In science, effective communications skills are rarely taught but they’re essential to success in everything from funding applications, to publishing, to peer review, to communicating the impacts of your work to the public. It has been almost 13 years since the last edition of The ACS Style Guide published, and while some aspects of scientific communication are ageless, nobody can deny that a lot has changed in that time. Those of you who have long abandoned your beloved old Third Edition are hereby forgiven. I hope it bears all the hallmarks of a well-loved and well-used old favorite: dog-ears, crackling spine, well-thumbed edges, dusty from years untouched on the shelf.
Perhaps Madeleine Jacobs, past ACS CEO and editor in chief of C&EN, captured the essence and vision for the Style Guide best in the foreword of the Third Edition of The ACS Style Guide:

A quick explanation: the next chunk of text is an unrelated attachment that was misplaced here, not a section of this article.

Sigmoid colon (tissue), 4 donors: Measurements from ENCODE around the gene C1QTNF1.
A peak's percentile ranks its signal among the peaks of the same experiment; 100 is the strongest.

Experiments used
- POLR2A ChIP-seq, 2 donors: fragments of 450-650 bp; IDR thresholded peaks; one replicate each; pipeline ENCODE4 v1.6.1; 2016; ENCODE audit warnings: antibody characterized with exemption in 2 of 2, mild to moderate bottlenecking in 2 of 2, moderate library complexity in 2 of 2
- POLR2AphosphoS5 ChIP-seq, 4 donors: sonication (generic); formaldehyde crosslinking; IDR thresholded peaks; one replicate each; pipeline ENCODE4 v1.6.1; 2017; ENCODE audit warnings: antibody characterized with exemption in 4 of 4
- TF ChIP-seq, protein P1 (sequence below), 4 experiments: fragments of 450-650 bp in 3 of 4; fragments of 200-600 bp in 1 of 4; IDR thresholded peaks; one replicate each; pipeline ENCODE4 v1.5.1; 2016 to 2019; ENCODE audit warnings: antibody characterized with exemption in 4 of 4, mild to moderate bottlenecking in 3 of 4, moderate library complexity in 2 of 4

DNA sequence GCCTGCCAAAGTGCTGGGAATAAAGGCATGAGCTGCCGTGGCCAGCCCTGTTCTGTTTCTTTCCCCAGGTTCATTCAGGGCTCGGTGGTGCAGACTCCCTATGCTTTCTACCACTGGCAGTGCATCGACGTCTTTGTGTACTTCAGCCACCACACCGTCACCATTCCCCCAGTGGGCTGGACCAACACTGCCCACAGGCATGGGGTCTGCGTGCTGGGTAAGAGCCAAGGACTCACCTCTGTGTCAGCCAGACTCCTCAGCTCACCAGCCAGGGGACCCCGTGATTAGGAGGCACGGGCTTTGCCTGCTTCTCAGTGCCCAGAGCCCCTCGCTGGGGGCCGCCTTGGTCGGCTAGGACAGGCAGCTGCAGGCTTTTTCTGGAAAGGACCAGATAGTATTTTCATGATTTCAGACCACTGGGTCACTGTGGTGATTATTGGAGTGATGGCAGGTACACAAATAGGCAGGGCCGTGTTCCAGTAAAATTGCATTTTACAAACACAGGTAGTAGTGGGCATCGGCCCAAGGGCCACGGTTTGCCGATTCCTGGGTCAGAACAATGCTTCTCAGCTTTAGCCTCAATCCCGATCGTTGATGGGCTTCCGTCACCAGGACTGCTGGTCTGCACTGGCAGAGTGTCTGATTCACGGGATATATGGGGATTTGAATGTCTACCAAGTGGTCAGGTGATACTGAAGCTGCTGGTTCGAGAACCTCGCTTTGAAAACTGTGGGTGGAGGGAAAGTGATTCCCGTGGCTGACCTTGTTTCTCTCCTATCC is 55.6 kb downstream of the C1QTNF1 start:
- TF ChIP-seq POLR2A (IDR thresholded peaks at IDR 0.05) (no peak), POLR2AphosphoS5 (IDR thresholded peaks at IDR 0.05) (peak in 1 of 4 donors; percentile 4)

One of my favorite quotations on the subject of writing comes from the novelist John Irving, who observed in The World According to Garp that a writer never reads for fun. It’s true for me. When I read a sentence that is well crafted or even better, a scientific paper that is full of well-crafted sentences, I am always trying to figure out how the author managed to express a complicated idea with such ease and grace.
The goal of The ACS Style Guide is to help authors and editors achieve that ease and grace in all of their communications. To my mind, there’s no reason why scientific papers should not be as easy to read as a good novel. That’s a tall order, I realize, but if you read through this style guide, you will have all the tools you need to help you achieve that goal. It’s a wonderful reference book that I keep on my bookshelf and refer to often. I hope you will as well.